Court Finds Bias in Country Club Membership Award to Divorcee

(CN) – A Connecticut appeals court has overturned a female trial court judge who awarded a top tier country club membership in a divorce case, ruling that she unfairly relied on her personal experience of male chauvinism at clubs to rule in favor of the ex-wife.

Heather Schimenti argued in court proceedings that her ex-husband Matthew Schimenti had failed to live up to the terms of their divorce and should be held in contempt for reneging on a child support agreement, and for failing to pay part of her country club initiation fee.

In 2016, Danbury District Superior Court Judge Heidi Winslow granted in part the ex-wife’s motion and ordered the ex-husband to pay one half of a $70,000 invitation fee for membership to the Innis Arden Country Club in Greenwich. That was in the face of the defendant’s attorney Daniel Kennedy, who argued that the court should hear evidence of how often Heather Schimenti teed off.

The club offered other initiation fees, including an associate membership at $38,000, more in line with her level of play, he argued.

“This isn’t a gender thing, Your Honor,” Kennedy said during a hearing.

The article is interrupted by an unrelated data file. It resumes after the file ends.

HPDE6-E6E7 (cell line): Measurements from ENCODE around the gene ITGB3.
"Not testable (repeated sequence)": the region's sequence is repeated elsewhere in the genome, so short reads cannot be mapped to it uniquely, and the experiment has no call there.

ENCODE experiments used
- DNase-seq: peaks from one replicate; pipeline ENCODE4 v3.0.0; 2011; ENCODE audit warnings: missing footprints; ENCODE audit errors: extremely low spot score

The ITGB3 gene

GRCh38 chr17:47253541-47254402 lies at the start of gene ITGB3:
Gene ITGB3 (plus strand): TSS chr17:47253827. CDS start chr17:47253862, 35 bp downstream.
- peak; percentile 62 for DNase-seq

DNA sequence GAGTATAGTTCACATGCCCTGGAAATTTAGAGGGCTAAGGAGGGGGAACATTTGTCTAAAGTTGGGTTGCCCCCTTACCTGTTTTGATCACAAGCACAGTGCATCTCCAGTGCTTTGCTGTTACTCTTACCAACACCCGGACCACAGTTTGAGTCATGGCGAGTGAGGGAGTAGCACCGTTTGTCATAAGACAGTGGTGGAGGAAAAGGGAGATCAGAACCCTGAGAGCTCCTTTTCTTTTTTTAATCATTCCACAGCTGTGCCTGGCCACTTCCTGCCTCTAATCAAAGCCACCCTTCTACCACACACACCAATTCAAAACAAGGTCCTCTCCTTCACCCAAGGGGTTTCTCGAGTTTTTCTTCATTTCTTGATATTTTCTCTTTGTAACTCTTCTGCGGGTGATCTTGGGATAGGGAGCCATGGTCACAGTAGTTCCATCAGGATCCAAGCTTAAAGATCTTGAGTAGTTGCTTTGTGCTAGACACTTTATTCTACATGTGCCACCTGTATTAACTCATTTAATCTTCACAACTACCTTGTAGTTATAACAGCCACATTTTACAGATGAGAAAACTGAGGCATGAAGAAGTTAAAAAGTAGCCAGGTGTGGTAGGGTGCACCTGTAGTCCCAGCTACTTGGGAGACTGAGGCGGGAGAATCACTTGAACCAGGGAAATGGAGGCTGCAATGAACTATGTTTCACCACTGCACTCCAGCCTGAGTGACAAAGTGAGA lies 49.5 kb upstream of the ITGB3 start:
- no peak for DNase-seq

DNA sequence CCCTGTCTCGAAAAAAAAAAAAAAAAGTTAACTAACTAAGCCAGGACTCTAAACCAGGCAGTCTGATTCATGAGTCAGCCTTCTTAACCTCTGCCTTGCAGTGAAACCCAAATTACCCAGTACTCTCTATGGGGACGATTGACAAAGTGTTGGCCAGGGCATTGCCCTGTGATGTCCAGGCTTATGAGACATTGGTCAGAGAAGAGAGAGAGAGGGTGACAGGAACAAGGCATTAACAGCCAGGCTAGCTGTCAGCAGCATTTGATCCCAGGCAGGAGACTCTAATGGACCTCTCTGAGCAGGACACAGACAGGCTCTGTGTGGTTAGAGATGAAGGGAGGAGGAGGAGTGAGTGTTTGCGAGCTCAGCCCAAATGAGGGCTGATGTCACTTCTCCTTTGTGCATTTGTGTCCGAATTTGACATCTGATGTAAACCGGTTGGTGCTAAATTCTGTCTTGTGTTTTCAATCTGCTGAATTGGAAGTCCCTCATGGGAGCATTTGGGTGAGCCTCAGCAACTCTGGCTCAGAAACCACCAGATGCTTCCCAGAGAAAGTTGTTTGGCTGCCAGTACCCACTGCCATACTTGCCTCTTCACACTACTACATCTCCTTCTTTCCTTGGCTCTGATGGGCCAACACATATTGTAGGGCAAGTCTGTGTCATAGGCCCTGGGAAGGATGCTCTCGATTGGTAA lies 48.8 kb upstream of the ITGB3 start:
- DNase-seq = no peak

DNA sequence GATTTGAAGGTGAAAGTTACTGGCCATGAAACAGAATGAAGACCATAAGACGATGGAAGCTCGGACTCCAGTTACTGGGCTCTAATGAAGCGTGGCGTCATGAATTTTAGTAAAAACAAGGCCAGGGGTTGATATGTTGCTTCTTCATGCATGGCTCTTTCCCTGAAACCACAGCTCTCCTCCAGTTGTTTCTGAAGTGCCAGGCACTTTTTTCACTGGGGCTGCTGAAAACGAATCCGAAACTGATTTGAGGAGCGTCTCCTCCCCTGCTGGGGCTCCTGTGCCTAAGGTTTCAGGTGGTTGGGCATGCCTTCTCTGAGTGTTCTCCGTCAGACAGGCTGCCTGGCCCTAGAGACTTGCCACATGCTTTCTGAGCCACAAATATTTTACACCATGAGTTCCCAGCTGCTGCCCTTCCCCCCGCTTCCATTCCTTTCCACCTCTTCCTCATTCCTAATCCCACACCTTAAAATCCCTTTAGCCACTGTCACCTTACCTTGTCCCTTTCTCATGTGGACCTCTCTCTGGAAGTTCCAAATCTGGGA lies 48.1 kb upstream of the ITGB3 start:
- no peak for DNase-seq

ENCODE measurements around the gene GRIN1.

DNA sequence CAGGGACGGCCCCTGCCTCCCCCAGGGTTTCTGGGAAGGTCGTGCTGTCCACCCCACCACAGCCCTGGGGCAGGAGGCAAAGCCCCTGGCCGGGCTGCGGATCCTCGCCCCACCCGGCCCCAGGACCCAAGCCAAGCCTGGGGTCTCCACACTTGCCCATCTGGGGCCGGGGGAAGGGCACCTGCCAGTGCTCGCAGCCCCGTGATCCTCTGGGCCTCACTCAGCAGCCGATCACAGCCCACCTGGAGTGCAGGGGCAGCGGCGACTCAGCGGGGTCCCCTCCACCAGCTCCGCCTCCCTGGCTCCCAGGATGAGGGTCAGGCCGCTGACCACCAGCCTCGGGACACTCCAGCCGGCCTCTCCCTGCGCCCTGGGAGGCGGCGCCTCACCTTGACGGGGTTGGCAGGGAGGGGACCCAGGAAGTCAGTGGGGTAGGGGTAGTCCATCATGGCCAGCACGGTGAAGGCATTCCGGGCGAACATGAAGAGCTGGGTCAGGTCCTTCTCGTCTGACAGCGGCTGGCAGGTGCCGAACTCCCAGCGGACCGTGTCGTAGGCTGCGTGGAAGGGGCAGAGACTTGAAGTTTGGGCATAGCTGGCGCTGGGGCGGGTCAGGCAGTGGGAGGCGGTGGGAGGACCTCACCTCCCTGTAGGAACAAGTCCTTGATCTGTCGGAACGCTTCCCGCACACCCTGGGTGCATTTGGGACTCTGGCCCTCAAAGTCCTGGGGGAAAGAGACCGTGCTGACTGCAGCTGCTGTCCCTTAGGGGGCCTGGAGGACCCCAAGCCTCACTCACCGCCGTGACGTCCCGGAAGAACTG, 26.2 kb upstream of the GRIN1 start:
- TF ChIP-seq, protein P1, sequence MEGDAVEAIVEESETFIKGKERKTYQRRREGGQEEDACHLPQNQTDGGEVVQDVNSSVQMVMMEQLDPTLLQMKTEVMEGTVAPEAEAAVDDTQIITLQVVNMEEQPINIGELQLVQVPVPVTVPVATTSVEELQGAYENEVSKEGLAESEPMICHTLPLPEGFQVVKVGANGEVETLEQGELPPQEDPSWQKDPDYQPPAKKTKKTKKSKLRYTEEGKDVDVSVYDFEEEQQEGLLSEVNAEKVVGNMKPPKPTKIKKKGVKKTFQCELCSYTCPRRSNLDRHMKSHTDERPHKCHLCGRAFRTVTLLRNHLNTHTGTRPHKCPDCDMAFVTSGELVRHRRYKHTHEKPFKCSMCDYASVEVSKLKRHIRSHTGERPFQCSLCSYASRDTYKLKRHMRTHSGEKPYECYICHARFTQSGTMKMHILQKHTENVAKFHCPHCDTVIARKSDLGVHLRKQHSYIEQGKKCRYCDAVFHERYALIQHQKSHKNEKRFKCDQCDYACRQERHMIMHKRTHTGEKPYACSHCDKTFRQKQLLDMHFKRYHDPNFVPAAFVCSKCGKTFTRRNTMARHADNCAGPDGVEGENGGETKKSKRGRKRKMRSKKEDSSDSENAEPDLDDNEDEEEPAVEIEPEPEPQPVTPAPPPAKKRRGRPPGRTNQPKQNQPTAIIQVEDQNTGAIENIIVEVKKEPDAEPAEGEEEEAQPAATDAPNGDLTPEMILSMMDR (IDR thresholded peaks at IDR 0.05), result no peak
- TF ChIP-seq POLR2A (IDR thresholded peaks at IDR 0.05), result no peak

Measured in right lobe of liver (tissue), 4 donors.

“Oh, it is so. Don’t be ridiculous, Mr. Kennedy,” Winslow shot back.

During proceedings, the trial judge made her feelings about country clubs known, stating that they “are male dominated” and “set up their golf privileges for the purposes of allowing the men to play” without women on the course.

“There are some built-in prejudices with country clubs, and their historical makeup, and the way they treat golf. And so, you sort of deal with some of those problems, when you have a judge that feels rather strongly about the access that males and females should have to the golf course,” Winslow said, according to court records.

On Tuesday, the appeals court found that Winslow had not assessed the evidence with fairness or impartiality to determine Matthew Schimenti’s intent when he agreed to pay the initiation fee.

Judge Thomas Bishop wrote that while Winslow could bring her life experience to the bench “attitudes garnered from personal life experience cannot serve as a substitute for properly admitted evidence at a hearing” and that “the trial judge’s responsibility did not allow her to borrow from her life experiences extrinsic to the law.”

“As the record plainly reflects, the trial judge did not follow her prescribed decision-making pathway but, instead, relied exclusively on her own prejudices born of her life experiences,” Bishop wrote.

In a unanimous decision, the court reversed the ruling in favor of Heather Schimenti and sent the case back to the trial court for further proceedings.

Judge Douglas Lavine and Judge Michael Sheldon joined Bishop on the appeals court panel.



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